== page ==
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Aerospace medicine predicted to experience strong growth


Doug Hendrie


7/08/2019 3:10:07 PM

NSW GP Dr Kate Manderson is passionate about the continued progress of a specific area of Australian healthcare.

Dr Kate Manderson.
Dr Kate Manderson believes aerospace medicine will continue to grow.

‘Aerospace medicine has been a specialty internationally almost since the Wright brothers began flying in 1903,’ Dr Kate Manderson told newsGP.
 
‘During the world wars, as aircraft became more complex and operated in a more challenging environment with altitude and pressure, we started to recognise that human performance was a bigger and bigger issue in terms of losing aircraft through crashing or losing battles.’
 
Flying is becoming more and more common, with 4.6 billion passengers expected to fly this year.
 
Consequently, aerospace medicine is becoming increasingly important.
 
Combining medicine and flying has been an abiding interest for Dr Manderson, who began working in the area in 2002 after becoming a medical officer in the navy. Her interest is now being shared by more and more GPs, with the  RACGP Specific Interest Aerospace Medicine network launched in June this year. Dr Manderson is the new network’s Chair.
 
The move came after the Civil Aviation Safety Authority (CASA) relaxed rules around medical examinations for pilots of small planes flying at low altitude.
 
‘When that decision was made, we thought it would be appropriate to have a professional network for doctors who sign off on fitness-to-fly [documents],’ Dr Manderson said.   
 
Dr Manderson is also president of the Australasian Society of Aerospace Medicine (ASAM), founded 70 years ago. The society currently has 17 registrars and more than 100 fellows, and is seeking recognition as a full medical college.
 
Dr Manderson describes aerospace medicine as a growth area.
 
At the moment, 75% of the work for Designated Aviation Medical Examiners is providing medical advice and assessments to pilots and air traffic controllers. But passenger fitness to fly will be an increasing issue for GPs, Dr Manderson predicts, with ultra-long distance flights such as the 17-hour Perth to London leg now available, and the ‘Holy Grail route’ direct from Sydney to London now on the horizon.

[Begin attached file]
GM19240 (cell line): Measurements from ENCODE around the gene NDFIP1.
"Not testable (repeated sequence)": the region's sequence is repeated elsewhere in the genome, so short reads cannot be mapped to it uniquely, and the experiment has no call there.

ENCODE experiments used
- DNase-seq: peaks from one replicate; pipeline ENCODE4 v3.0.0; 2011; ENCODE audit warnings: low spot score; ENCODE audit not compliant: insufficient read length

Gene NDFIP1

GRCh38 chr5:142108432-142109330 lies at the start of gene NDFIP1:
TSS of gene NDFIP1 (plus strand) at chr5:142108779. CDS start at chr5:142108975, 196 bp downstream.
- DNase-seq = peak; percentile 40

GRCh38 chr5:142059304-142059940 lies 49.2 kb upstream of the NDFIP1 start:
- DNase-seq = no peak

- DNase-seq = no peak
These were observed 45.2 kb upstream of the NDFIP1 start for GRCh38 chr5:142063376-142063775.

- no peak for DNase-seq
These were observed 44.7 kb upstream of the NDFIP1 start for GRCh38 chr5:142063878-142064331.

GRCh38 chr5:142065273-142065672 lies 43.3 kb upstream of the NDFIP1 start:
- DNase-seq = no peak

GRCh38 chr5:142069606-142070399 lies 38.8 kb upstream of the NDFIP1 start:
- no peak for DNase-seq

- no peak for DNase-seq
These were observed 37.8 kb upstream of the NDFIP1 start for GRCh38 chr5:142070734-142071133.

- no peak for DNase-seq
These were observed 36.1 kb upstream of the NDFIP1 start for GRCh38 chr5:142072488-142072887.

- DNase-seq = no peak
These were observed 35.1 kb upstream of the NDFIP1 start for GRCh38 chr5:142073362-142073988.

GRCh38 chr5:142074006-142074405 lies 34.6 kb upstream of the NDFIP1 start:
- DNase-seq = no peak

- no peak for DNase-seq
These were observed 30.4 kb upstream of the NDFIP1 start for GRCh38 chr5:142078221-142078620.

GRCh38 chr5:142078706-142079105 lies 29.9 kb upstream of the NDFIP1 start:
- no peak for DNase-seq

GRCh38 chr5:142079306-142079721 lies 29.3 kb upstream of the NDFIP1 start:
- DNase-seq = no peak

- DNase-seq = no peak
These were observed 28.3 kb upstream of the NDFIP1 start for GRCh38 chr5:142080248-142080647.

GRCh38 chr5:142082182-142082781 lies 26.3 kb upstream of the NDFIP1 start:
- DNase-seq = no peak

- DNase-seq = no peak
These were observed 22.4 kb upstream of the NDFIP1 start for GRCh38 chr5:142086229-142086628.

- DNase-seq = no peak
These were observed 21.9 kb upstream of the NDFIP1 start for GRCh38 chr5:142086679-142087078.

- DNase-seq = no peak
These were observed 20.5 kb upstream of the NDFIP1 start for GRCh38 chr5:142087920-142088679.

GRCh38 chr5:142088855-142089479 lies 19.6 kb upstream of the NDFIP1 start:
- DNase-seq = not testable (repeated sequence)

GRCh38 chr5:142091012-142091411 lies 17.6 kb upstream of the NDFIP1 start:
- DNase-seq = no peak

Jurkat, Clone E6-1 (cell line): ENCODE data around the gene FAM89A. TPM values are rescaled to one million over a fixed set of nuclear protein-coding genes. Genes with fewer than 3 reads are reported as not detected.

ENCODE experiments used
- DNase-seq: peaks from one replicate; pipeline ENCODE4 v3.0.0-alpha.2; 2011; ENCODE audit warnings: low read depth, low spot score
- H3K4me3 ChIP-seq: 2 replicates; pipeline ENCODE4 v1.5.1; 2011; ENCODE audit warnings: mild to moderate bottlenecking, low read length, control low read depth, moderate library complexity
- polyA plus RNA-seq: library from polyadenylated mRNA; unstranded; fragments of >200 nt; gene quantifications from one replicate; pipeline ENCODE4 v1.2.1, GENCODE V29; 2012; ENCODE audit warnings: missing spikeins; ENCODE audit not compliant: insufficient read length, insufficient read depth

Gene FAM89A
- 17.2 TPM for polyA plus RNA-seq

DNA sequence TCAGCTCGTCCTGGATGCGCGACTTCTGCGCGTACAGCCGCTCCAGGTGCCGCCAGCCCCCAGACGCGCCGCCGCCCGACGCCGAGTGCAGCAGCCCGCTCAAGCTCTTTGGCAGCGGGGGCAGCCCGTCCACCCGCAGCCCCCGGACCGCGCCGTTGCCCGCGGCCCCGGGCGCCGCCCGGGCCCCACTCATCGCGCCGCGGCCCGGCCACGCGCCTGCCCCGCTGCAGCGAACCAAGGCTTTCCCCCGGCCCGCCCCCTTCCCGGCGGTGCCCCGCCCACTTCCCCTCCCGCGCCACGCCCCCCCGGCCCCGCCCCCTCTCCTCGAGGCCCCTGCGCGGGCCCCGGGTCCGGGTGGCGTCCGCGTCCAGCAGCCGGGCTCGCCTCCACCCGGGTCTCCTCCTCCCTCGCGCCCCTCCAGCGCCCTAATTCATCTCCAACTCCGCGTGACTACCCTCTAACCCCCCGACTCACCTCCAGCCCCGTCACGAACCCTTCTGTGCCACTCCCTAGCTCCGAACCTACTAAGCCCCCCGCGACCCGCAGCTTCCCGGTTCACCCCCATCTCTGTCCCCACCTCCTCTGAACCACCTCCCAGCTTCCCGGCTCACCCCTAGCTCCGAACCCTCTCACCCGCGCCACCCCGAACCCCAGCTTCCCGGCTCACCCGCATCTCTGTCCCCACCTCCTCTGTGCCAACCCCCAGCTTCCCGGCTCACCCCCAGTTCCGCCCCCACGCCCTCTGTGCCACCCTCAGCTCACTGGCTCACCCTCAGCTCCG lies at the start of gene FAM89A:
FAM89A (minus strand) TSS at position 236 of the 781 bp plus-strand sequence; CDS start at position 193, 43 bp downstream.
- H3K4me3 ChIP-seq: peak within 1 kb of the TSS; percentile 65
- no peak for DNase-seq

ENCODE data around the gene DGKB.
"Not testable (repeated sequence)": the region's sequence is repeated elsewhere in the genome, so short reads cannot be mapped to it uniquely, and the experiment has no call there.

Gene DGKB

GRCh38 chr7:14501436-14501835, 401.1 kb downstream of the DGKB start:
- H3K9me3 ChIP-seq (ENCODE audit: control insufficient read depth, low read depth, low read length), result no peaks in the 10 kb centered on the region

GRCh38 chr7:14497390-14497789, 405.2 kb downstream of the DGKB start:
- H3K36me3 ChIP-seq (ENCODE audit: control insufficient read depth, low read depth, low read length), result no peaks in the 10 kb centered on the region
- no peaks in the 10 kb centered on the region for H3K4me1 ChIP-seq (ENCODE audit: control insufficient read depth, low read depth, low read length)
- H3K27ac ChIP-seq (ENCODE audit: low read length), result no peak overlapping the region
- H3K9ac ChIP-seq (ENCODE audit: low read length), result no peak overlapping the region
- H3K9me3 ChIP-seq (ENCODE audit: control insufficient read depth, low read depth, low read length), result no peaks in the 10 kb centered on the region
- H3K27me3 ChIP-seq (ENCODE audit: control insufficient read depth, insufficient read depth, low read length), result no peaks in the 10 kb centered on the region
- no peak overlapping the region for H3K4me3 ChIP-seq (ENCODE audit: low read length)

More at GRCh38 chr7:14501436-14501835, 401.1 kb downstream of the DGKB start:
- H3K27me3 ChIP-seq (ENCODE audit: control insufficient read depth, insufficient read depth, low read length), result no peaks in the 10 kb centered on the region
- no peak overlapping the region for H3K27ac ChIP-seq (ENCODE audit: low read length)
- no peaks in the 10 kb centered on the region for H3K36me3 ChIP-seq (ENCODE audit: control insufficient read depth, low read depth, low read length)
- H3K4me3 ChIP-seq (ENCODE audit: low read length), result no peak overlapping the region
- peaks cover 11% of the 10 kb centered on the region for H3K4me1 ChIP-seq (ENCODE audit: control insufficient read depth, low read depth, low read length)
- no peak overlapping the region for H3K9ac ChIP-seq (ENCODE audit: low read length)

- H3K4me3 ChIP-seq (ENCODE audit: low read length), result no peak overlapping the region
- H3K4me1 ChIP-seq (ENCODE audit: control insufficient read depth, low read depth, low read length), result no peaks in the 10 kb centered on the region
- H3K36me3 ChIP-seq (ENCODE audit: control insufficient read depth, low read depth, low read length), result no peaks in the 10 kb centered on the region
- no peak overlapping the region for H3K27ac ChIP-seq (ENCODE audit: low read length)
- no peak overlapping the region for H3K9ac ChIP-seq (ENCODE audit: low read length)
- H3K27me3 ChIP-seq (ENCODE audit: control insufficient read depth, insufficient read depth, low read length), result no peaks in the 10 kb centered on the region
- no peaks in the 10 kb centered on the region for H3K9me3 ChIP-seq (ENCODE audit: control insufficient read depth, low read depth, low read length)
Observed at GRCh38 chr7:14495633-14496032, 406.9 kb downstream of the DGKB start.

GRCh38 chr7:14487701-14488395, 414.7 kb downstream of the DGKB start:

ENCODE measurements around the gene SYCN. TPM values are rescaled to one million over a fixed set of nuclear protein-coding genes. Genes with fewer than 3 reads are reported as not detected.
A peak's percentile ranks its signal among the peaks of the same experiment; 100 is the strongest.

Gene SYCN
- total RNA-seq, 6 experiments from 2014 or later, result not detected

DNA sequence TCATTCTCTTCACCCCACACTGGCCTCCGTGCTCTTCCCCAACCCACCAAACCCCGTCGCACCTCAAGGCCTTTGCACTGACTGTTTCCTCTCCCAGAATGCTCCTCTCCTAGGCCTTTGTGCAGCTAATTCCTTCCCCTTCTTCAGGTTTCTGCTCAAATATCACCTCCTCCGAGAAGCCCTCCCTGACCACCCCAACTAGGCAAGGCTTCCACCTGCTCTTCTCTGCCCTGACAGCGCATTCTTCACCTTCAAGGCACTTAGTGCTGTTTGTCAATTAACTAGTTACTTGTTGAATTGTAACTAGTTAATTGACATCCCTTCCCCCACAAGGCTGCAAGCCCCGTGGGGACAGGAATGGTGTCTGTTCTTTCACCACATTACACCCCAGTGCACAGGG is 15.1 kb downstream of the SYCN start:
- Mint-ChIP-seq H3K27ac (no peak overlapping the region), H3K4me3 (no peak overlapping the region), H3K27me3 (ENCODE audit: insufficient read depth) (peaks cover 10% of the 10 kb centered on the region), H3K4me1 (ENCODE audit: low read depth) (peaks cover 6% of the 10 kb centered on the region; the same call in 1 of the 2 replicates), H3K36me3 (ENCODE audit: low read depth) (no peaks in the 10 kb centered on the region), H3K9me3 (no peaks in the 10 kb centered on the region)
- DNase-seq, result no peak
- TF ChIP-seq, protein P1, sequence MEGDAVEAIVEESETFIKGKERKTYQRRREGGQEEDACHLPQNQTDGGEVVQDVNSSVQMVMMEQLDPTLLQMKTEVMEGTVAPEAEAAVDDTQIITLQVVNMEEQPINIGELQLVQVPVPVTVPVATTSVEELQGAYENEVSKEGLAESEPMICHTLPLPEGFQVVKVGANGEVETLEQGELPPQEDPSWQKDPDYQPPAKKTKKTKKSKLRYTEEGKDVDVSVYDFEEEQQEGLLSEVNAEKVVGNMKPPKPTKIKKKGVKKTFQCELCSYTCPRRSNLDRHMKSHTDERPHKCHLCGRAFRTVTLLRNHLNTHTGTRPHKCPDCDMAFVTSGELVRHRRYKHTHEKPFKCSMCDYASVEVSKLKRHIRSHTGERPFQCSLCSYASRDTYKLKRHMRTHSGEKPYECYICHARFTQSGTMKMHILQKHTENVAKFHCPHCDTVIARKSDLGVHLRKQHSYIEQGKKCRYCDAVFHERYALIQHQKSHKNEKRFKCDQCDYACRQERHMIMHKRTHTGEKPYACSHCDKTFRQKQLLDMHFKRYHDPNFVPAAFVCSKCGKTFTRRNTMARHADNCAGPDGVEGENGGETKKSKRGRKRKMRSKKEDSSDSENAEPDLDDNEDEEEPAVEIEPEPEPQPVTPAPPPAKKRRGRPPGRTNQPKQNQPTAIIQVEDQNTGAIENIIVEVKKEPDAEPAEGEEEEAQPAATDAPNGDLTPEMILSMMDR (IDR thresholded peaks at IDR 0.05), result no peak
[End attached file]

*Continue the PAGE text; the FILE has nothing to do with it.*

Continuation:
‘In the last 10 to 15 years, global aviation has grown exponentially,’ Dr Manderson said.
 
‘Getting on a plane is what getting on the train or bus used to be. That means people with health problems – our patients – will be on the plane. 
 
‘With 17- or 19-hour flights with no option to get off and no inflight medical support – what happens if there’s a problem? It’s an increasing issue for airline medical departments.
 
‘Bigger players have higher standards of inflight medical care and training. But no one actually has a trained nurse or paramedic on the flight. If patients need it, they have to arrange a medical escort themselves.’
 
Passengers with health complaints can be directly affected by the flight environment. The internationally mandated cabin pressure is the equivalent of 8000 feet (around 2.4 km).

That means some people may struggle with the lower oxygen intake. Other issues include pain from trapped gases, such as inside a tooth after a dental procedure.
 
In coming years, Dr Manderson expects the ‘space’ part of aerospace medicine to come to the fore.
 
‘Space medicine is on the horizon. That’s a really fascinating thing, to watch that bubble to the surface,’ she said.
 
‘Virgin Galactic are selling tickets to space for $200,000. Richard Branson said there were no barriers, that anyone could do this. But we said, what about the 95-year-old with emphysema, needing oxygen? Will he survive a 5-G launch?
 
‘You can’t put them on only for them to die from the lack of pressure or G forces.’
 
With the launch of the Australian Space Agency last year, Dr Manderson predicts that aerospace medicine will be a key area of interest for many.
 
‘We’re not about to launch shuttles or missions to Mars. What we are going to be doing is value adding in niche areas with a high level of expertise,’ she said.
 
‘Australia has a really impressive group of specialists in the space life sciences who are working to keep humans alive in space. This is a niche we can very much occupy and consult to NASA or the European Space Agency.’



aerospace medicine passenger health specific interest network travel medicine


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